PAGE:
Welcome to BikeRadar’s guide to the keirin, one of the six events that will be raced on the velodrome at the London 2012 Olympics.
In the following video, we’ve teamed up with 1992 Olympic gold medallist Chris Boardman, who explains the nature of the keirin and how it’s won.
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Video: Keirin- track cycling event guide presented by Chris Boardman
What is the keirin?
Both men’s and women’s keirin is conducted over eight laps of the track. The riders are paced by a motor pacer, or derny, until around 600 metres from the finish, at which point the pacer pulls off and the riders sprint for the finish.
Once the derny pulls off, it’s every man for himself: once the derny pulls off, it’s every man for himself PA Wire/Press Association Images/Tim Ireland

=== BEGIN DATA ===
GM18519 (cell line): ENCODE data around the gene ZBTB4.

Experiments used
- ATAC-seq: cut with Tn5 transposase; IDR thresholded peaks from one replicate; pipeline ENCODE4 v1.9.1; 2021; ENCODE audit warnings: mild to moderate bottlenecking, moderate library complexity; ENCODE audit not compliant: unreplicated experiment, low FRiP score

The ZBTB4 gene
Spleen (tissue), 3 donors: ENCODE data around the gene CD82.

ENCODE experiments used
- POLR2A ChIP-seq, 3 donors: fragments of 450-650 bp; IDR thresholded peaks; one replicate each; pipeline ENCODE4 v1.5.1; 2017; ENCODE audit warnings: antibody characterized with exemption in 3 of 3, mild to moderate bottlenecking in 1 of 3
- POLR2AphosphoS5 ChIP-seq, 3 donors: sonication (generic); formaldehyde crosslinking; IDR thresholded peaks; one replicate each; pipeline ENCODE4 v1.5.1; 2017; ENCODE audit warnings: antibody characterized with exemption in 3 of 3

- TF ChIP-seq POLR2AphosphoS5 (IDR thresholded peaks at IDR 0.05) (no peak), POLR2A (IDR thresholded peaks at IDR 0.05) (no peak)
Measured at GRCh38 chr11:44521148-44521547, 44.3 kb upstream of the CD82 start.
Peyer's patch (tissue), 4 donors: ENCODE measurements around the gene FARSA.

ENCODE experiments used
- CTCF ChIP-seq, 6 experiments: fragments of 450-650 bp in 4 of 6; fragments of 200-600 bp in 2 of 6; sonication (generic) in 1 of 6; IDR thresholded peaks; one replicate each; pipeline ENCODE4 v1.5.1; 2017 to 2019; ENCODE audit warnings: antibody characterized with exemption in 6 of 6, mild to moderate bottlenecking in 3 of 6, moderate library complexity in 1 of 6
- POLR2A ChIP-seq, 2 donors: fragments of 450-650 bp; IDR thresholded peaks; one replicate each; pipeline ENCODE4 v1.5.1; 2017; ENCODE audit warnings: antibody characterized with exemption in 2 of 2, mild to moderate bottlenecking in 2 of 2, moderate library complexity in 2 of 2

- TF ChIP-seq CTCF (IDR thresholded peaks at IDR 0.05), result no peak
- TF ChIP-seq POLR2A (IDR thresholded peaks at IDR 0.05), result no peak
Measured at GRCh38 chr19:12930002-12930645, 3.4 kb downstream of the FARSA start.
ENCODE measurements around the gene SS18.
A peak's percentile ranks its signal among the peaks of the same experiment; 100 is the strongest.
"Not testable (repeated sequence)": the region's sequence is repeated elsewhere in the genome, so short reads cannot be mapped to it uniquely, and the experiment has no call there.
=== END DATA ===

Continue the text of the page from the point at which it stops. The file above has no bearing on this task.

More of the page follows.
Once the derny pulls off it’s every man for himself
Rules of the kierin
Riders line up on the start line with their positions drawn by lots. The pacer approaches on the inside lane at 30km/h (25km/h for the women’s race) and the riders join behind. The bike reaches a maximum of 50km/h (45km/h women) before pulling off the track with 2 ½ laps remaining. The first rider to cross the finish line is declared the winner.
The event starts with heats at the Olympics with the best 12 riders progressing to the second round. The top six then go through to the final with the bottom six competing for 7th-12 places.
Kierin in the Olympics
While keirin was only accepted onto the Olympics programme at the 2000 Sydney Games, it’s been big business in its country of origin Japan since the 1940s and is one of the main avenues for gambling in the country.
Britain’s Sir Chris Hoy will be back in London to defend the title he won in Beijing while for the women, it becomes an Olympic discipline for the first time.
Rider clashes are common in the keirin: AP Photo/Rick Rycroft
Rider clashes are no longer allowed in the keirin